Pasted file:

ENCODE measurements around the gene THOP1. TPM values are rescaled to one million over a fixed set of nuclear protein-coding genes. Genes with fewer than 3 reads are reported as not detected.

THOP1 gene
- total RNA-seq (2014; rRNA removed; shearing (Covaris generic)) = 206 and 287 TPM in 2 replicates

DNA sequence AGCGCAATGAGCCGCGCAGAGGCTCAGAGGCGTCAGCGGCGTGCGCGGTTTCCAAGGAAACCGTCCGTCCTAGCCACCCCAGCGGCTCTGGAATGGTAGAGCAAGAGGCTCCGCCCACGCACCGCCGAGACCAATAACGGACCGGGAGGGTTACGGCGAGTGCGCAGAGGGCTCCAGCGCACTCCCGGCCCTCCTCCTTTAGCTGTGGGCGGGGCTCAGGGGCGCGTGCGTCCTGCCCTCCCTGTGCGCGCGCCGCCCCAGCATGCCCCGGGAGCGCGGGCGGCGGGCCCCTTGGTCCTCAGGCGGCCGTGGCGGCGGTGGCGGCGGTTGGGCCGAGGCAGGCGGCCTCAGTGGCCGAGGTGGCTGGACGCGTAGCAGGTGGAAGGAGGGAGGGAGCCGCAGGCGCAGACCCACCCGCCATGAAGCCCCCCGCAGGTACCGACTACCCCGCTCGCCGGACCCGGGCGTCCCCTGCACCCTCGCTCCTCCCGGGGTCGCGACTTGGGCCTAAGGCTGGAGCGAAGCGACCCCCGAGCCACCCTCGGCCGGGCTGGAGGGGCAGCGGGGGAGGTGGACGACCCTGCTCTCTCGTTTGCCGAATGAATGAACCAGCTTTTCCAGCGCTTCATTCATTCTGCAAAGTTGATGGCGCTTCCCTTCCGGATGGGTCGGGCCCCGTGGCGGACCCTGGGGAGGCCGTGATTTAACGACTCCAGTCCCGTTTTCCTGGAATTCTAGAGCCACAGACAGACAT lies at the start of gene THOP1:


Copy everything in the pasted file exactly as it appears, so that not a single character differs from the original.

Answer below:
ENCODE measurements around the gene THOP1. TPM values are rescaled to one million over a fixed set of nuclear protein-coding genes. Genes with fewer than 3 reads are reported as not detected.

THOP1 gene
- total RNA-seq (2014; rRNA removed; shearing (Covaris generic)) = 206 and 287 TPM in 2 replicates

DNA sequence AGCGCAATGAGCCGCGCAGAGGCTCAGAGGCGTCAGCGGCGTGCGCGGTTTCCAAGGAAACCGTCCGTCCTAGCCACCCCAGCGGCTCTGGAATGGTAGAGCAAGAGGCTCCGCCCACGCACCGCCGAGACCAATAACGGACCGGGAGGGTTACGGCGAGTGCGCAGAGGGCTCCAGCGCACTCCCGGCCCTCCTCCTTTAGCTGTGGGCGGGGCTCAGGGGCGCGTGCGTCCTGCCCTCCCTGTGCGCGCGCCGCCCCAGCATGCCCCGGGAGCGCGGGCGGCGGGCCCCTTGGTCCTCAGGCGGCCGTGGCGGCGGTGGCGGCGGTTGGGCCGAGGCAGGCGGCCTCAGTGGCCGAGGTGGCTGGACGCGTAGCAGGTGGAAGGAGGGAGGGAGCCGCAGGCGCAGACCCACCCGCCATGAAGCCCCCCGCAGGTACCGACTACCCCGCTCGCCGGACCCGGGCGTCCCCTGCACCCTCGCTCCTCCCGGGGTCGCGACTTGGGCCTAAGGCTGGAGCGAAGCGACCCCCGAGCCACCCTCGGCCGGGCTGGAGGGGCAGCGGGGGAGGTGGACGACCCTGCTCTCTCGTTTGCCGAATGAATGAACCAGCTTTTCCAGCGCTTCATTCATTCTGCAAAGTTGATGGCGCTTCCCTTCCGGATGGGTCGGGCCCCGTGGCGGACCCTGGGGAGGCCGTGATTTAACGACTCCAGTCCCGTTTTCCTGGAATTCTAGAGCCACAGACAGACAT lies at the start of gene THOP1: